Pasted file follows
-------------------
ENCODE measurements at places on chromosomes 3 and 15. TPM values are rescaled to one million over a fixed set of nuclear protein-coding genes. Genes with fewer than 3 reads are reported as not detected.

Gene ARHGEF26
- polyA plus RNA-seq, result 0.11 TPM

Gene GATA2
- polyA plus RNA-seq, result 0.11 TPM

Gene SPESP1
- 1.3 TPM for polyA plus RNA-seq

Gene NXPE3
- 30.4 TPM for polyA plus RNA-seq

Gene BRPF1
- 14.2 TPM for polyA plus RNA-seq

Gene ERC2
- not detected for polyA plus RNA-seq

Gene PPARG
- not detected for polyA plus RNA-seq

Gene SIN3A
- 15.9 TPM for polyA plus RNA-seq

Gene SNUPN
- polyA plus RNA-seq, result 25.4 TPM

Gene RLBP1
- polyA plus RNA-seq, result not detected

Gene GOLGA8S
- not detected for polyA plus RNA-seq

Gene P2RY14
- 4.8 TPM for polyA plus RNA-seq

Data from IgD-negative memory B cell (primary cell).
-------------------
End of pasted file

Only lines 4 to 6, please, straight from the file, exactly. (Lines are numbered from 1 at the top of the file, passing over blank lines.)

Gene GATA2
- polyA plus RNA-seq, result 0.11 TPM

Gene SPESP1